A Note about Brand Relevance
A while back, I saw a stirring brand strategist from the UK speak at a conference for global business leaders. He was everything a speaker should be—energetic, wry, and passionate. After a full onslaught of anecdotes about “Tipping Points” and “Greater Whys”, a young business owner asked him the following question: “Sir, this is very interesting but I sell screws for a living—Phillips, Flatheads and Clutch-Drive screws. They are boring and nobody wants to hear about them. What do I do?” After some shifting, the brand maven who had spent the hour showing Go-Pro commercials and quoting Steve Jobs, bravely admitted that he didn’t have an answer.
The CEO was asking about screws but he could just as easily have been asking about how to brand debt financial instruments or big-box distribution buildings. It’s a tough one, but branding and marketing people rarely address the un-sexy areas of our economy—the things that either never face the customer because they are hidden behind other brands (think of microprocessors) or remain forbiddingly complex (financial products like commercial mortgage backed securities, for example).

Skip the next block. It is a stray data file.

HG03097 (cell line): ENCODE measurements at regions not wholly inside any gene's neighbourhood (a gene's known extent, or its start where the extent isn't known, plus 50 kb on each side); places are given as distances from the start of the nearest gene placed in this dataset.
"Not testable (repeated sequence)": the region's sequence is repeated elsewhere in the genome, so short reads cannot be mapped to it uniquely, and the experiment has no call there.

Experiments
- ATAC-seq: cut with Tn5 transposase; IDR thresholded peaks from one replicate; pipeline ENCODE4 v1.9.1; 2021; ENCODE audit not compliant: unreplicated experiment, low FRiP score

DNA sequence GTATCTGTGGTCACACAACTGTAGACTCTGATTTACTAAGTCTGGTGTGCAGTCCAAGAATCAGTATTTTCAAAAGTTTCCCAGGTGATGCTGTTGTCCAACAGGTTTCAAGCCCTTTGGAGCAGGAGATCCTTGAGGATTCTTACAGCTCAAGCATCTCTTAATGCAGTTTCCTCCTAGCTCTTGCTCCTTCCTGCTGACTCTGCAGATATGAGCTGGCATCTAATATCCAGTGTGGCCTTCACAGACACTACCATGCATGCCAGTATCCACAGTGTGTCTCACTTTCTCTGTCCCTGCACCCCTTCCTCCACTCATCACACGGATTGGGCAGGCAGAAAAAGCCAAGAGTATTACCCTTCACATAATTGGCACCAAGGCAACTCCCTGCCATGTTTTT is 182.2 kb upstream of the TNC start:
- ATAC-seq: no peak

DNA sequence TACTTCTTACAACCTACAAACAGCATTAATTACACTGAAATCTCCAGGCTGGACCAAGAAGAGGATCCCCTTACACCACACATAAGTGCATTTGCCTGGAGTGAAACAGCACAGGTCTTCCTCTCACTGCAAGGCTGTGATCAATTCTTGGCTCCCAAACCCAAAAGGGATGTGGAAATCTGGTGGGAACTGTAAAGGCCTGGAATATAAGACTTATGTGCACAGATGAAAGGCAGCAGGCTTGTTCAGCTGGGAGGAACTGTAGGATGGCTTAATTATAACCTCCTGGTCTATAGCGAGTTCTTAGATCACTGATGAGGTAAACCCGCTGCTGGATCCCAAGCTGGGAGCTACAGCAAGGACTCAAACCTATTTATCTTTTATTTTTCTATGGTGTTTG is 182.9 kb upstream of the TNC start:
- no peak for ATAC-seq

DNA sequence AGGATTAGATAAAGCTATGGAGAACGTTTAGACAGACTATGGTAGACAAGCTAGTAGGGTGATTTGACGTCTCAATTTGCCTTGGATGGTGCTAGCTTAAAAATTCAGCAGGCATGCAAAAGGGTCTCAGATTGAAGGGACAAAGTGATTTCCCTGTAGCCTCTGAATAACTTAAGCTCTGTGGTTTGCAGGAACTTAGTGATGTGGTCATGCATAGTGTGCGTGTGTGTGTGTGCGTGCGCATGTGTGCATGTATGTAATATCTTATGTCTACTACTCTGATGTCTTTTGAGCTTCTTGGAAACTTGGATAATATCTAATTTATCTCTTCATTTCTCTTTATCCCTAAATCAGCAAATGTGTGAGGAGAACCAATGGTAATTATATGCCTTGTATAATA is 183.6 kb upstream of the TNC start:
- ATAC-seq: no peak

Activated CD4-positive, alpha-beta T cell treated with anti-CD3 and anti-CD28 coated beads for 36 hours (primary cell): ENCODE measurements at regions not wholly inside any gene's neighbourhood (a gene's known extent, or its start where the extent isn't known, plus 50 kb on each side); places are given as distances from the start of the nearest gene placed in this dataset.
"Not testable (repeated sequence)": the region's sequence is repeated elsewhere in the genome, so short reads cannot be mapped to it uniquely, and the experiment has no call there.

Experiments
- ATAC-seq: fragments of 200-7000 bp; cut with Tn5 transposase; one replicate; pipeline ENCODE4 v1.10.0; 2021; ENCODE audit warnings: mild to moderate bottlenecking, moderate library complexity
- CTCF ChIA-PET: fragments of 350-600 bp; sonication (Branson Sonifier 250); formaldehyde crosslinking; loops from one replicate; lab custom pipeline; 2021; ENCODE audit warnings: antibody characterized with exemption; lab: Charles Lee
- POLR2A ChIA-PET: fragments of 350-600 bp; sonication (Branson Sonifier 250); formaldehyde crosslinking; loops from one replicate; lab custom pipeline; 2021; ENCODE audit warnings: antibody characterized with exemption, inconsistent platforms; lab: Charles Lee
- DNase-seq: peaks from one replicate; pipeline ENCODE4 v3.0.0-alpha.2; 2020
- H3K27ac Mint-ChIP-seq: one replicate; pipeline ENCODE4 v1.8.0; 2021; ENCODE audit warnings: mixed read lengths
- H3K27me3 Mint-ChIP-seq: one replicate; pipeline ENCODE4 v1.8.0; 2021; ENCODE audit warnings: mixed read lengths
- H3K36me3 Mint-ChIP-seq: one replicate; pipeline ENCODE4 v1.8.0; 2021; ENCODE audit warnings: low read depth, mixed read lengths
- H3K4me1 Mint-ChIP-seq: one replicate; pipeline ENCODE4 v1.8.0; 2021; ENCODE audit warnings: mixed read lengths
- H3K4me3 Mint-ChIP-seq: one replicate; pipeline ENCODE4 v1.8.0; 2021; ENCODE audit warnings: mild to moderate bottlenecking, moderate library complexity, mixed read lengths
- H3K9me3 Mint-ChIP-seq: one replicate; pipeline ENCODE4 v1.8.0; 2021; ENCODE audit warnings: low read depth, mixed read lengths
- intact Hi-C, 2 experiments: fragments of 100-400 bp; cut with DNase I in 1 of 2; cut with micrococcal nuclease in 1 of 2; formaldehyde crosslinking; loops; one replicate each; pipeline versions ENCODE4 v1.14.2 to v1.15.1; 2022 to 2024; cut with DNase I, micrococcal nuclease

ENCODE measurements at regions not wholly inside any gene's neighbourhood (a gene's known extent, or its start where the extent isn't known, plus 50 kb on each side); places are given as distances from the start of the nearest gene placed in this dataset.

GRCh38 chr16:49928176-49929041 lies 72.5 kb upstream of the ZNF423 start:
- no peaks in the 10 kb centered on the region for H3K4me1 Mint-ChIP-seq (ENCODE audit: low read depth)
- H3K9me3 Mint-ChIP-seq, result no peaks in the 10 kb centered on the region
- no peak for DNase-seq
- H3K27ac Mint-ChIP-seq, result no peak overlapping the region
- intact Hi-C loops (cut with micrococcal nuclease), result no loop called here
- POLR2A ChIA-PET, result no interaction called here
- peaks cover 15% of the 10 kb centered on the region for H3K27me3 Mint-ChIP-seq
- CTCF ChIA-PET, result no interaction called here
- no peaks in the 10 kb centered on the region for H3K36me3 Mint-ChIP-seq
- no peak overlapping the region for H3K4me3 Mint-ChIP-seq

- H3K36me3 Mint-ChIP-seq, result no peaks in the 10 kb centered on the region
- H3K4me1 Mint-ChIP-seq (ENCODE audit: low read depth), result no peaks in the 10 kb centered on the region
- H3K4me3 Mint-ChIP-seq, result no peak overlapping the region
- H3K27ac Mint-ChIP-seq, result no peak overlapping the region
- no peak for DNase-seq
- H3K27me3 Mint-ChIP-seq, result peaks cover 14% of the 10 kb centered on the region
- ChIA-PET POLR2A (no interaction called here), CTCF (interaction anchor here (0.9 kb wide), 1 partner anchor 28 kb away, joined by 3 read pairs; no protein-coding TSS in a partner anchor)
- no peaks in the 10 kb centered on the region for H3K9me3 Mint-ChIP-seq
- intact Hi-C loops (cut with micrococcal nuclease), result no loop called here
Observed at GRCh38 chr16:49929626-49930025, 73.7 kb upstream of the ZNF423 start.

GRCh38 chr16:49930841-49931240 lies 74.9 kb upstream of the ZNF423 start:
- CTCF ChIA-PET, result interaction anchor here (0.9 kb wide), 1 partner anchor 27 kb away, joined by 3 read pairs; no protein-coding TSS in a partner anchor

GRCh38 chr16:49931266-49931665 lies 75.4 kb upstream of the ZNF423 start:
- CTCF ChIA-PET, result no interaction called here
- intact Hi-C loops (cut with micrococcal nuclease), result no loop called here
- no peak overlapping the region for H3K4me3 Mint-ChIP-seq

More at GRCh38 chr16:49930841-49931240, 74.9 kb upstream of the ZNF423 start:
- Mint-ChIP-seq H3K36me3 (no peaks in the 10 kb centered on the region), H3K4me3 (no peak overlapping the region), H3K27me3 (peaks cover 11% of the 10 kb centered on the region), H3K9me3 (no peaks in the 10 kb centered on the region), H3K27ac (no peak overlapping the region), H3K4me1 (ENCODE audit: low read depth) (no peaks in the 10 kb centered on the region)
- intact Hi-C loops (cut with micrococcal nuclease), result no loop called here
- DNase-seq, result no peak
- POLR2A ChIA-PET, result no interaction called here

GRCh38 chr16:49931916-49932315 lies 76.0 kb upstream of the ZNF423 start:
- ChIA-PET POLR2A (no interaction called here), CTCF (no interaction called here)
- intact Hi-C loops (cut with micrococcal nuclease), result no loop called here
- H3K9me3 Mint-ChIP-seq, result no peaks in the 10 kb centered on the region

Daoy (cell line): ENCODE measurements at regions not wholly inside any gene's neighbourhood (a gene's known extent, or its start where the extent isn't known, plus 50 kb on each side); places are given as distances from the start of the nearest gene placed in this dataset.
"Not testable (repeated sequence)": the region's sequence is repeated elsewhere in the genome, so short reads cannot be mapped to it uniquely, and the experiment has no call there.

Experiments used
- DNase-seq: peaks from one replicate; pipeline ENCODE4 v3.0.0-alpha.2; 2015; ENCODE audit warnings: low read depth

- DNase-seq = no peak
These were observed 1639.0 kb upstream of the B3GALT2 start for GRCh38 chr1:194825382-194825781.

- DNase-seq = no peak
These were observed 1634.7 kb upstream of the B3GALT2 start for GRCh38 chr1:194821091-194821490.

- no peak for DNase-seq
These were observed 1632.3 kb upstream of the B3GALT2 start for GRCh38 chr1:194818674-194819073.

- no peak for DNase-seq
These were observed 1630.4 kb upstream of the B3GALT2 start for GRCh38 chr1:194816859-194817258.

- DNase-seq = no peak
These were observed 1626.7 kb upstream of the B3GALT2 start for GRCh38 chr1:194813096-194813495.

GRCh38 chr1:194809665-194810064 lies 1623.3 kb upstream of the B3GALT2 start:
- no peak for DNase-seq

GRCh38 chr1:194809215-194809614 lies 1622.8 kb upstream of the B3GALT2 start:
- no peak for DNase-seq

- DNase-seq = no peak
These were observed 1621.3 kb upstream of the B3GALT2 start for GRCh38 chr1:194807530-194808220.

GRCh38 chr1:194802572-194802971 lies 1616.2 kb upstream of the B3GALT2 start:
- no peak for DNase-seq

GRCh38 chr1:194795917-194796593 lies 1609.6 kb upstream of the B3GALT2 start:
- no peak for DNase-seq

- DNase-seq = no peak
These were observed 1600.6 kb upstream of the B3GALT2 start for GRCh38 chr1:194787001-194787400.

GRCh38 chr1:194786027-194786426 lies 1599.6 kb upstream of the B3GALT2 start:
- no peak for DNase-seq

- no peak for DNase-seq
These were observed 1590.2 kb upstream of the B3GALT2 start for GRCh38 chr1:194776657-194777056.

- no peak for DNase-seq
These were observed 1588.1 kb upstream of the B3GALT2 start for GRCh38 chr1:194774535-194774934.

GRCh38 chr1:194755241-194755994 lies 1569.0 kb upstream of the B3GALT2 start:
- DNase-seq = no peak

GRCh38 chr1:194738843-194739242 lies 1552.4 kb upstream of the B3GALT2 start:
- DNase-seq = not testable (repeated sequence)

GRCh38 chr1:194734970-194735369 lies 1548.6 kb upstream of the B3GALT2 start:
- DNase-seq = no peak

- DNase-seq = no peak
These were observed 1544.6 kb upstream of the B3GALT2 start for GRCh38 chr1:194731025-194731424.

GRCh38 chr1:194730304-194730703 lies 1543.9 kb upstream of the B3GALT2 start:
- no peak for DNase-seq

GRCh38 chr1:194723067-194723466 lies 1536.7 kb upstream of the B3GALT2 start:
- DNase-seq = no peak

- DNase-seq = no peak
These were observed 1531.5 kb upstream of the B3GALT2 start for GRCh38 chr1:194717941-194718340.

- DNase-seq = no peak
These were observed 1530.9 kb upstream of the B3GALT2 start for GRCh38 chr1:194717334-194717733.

So what do you do? It’s an issue of brand relevance. The fundamental problem is that people don’t feel your product at an emotional level and that’s why they are liable to skip your ad or video. In order to reverse this aura of dullness, it’s important to consider the equation that forms brand relevance:
Brand Relevance = User Imagery + Usage Imagery. User Imagery is the type of person who uses or is affected by your product and Usage Imagery is the situation in which your product is used or ultimately has an impact.
So, to go back to the maker of screws. What should he do? My brand exercise with him would begin with a list of all the products that are fashioned with his screws. From there, we would work through the Brand Discovery and Brand Definition processes to craft a narrative around the user and usage imagery. For example, let’s imagine an ad showing an operating theater where a doctor and her medical team are performing bypass surgery. The tagline and body copy might tell a story of how many screws it takes to hold up an 800 lb operating table—each one with small custom thread drives and advanced polymer coatings.
The image would command attention but also regard for the work done by the plucky product, making it clear the impact that these small objects have in the world. The brand idea would be built around the idea of “support” (like SAP’s “clarity” or Volvo’s “safety”) which would open up the campaign to all sorts of arresting images. And therein lies relevance—when done correctly it becomes the lifeblood of a product moving us from form and function to feeling.